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Correspondence
Reasons for heterogeneous change in LCI in children with cystic fibrosis after antibiotic treatment
  1. Sophie Yammine1,2,
  2. Anja Bigler1,
  3. Carmen Casaulta1,
  4. Florian Singer1,3,
  5. Philipp Latzin1,2
  1. 1Division of Respiratory Medicine, Department of Pediatrics, University Children's Hospital of Bern, Bern, Switzerland
  2. 2University Children's Hospital of Basel UKBB, Basel, Switzerland
  3. 3University Children's Hospital of Zurich, Zurich, Switzerland
  1. Correspondence to Professor Philipp Latzin, University Children's Hospital UKBB, Spitalstrasse 33, Postfach, Basel 4031, Switzerland; philipp.latzin{at}ukbb.ch

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With great interest we read the paper of Horsley et al.1 In their prospective observational study they showed significant improvement in indices of ventilation capacity (spirometry) and ventilation heterogeneity (multiple-breath washout (MBW)) after a course of intravenous antibiotics in subjects with cystic fibrosis (CF). There was considerable heterogeneity of lung clearance index (LCI) response as observed previously.2 Here we aim to disentangle underlying physiological mechanisms of this heterogeneous response.

We assessed changes of lung function parameters before and after 23 courses of intravenous antibiotics in 19 children with CF aged 5–18 years. Children performed arterial blood oxygen measurement, nitrogen MBW,3 ,4 body plethysmography and spirometry.

We observed a very heterogeneous change in LCI, with a mean decrease from 13.2 to 12.9, (p=0.41), and clear improvement in 7 of 23 subjects (>1 lung turnovers, see online supplementary figure S1). Spirometric indices improved significantly (see online supplementary table S1).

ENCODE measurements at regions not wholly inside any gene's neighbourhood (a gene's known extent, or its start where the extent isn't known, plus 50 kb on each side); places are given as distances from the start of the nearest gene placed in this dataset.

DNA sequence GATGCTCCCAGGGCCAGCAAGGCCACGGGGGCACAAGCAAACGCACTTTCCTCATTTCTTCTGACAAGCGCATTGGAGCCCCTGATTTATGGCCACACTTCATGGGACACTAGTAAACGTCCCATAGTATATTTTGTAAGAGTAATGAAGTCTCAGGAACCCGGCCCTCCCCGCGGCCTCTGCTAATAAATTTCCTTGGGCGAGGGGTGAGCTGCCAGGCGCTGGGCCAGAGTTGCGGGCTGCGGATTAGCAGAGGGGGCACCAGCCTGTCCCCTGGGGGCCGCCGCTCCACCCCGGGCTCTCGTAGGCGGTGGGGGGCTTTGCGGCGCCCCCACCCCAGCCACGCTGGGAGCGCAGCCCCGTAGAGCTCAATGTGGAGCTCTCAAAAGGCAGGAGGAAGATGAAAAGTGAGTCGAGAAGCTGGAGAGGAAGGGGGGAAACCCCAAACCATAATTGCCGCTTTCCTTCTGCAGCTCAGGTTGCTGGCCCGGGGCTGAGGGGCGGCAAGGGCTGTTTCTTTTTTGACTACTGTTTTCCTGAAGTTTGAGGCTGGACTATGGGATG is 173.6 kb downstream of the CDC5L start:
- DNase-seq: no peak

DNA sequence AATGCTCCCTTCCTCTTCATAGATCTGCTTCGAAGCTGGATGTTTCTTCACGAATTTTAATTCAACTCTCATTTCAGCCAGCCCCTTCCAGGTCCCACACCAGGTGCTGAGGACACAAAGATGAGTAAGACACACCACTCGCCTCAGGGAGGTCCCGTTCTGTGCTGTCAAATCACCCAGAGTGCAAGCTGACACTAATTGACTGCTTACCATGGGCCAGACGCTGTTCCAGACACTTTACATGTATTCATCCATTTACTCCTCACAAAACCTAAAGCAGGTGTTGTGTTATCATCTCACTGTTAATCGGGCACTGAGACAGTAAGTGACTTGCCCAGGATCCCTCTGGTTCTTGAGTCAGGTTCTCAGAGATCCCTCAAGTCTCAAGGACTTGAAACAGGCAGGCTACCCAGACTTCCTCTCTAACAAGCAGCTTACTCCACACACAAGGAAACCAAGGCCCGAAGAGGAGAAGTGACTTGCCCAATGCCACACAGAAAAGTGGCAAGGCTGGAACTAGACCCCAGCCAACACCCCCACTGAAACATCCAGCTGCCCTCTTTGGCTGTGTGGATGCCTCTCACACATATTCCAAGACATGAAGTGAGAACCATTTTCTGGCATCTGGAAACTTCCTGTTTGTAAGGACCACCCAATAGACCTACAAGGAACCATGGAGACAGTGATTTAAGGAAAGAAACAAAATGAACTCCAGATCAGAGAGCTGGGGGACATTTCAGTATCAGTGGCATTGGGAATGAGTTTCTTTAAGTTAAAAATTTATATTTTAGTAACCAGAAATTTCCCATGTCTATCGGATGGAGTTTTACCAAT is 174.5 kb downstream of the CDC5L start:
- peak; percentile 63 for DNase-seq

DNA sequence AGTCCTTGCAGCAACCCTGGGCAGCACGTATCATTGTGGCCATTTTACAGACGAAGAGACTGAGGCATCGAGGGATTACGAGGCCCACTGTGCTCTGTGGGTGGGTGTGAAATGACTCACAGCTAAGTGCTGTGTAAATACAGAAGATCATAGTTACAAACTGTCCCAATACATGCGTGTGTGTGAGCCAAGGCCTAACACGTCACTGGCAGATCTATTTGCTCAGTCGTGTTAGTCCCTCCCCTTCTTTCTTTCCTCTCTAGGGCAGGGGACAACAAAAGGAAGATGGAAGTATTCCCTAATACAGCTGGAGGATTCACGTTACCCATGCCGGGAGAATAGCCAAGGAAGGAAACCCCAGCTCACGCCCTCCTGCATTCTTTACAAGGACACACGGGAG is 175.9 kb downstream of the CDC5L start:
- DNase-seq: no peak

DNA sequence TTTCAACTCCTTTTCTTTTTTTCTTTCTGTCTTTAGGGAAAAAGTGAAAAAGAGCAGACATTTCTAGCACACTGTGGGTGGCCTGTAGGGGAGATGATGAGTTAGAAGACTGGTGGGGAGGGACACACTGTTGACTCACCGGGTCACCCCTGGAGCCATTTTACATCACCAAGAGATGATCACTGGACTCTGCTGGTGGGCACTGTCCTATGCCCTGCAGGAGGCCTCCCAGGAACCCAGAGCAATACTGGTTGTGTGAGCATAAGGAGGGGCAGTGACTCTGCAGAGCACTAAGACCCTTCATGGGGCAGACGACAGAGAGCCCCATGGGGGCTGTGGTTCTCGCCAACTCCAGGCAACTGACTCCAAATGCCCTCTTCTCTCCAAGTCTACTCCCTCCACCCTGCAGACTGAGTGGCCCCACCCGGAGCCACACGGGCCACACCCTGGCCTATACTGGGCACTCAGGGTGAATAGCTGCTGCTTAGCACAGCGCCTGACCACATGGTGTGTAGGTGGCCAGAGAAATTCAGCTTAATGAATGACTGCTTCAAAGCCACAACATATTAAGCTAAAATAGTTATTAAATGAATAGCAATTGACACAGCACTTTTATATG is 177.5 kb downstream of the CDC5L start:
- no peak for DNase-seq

We found that change in LCI and moment ratio is best explained by change in functional residual capacity from MBW (FRCMBW) minus residual volume (RV) (figure 1, see online supplementary figure S2). To our knowledge there is currently no established expression for this parameter.

Figure 1

Association of lung clearance index (LCI) improvement and change in FRCMBW—RV. Improvement of LCI (Δ LCI before minus after treatment) and change of functional residual capacity from nitrogen multiple-breath washout (FRCMBW) minus residual volume (RV) from body plethysmography after 19 antibiotic courses in children with cystic fibrosis.

In multivariable regression analysis, change of FRCMBW—RV and ventilation homogeneity of conductive airways (Scond) explained 58% variability of delta LCI (R2, see online supplementary table S2). These results suggest that improvement of LCI after antibiotic treatment in this patient group can be explained by: less secretion and obstruction (better ventilation of conductive airways=lower Scond), better ventilated lung units (net increase of expired tracer gas=FRCMBW) and less hyperinflation (lower RV). Depending on the dominating effect and the resulting time constant of overall ventilated lung units,2 LCI will change accordingly in the individual, explaining heterogeneous results.

The picture for moment ratio change is comparable, but understandably more influenced by peripheral ventilation (Sacin) (see online supplementary table S3 and figure S2).

Change in abnormal LCI remains complex and is determined by several components contributing to overall ventilation heterogeneity, generated at different levels of the lung. We speculate that in severe CF lung disease airway collapse might hamper decrease of RV and consequently improvement of LCI. Thus, depending on the magnitude of reversibility of the single components, LCI seems to be a marker suited to monitor changes better 5 or less good in the course of CF lung disease.

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Footnotes

  • Contributors Conceived and designed the experiments: SY, CC, FS, PL. Performed the experiments: SY. Analysed the data: SY, AB, PL. Wrote the paper: SY, PL. Qualified as the guarantor of the paper, took responsibility for the integrity of the work as a whole, from inception to published article: PL.

  • Competing interests None.

  • Patient consent Obtained.

  • Ethics approval Ethics Committee of the Canton of Bern, Switzerland.

  • Provenance and peer review Not commissioned; externally peer reviewed.

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